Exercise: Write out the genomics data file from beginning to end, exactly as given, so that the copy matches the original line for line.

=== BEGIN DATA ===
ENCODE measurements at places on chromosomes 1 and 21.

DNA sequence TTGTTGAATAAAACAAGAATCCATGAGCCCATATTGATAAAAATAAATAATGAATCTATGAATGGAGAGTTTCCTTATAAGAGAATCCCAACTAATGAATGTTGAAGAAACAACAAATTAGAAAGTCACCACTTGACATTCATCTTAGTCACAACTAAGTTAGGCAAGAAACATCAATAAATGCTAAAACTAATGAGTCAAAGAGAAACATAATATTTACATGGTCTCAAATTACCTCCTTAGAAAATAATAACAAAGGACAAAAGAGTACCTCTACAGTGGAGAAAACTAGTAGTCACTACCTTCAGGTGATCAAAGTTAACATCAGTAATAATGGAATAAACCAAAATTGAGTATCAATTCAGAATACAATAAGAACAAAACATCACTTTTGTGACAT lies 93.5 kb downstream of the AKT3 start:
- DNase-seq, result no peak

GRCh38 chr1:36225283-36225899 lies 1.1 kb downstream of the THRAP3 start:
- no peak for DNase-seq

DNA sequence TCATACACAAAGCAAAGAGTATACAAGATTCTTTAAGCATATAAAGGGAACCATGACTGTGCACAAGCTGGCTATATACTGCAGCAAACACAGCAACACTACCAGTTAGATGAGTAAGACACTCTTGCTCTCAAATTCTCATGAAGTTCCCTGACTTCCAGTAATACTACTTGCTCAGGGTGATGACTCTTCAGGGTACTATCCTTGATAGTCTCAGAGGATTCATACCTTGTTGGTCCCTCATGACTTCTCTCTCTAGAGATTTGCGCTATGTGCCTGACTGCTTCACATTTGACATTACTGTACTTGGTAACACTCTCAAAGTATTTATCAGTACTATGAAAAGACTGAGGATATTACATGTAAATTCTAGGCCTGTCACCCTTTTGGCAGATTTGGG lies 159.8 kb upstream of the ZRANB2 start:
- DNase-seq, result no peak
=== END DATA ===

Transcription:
ENCODE measurements at places on chromosomes 1 and 21.

DNA sequence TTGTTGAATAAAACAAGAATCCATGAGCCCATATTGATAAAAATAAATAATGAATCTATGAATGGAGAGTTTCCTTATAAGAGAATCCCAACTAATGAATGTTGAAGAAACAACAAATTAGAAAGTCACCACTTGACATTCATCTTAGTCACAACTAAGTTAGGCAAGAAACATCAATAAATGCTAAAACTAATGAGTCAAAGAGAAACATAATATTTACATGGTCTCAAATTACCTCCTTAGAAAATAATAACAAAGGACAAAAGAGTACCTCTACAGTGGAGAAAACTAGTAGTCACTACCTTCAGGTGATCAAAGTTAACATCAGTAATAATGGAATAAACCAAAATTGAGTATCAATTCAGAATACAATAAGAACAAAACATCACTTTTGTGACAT lies 93.5 kb downstream of the AKT3 start:
- DNase-seq, result no peak

GRCh38 chr1:36225283-36225899 lies 1.1 kb downstream of the THRAP3 start:
- no peak for DNase-seq

DNA sequence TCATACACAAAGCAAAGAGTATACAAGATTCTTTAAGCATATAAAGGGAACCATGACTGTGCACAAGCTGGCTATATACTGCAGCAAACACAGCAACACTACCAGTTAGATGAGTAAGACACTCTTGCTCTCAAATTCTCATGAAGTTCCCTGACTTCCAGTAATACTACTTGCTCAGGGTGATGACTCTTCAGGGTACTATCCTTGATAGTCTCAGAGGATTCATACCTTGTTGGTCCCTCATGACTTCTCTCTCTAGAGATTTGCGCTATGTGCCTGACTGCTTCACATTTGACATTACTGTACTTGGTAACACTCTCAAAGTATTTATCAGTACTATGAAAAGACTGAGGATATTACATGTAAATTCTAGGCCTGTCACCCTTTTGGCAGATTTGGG lies 159.8 kb upstream of the ZRANB2 start:
- DNase-seq, result no peak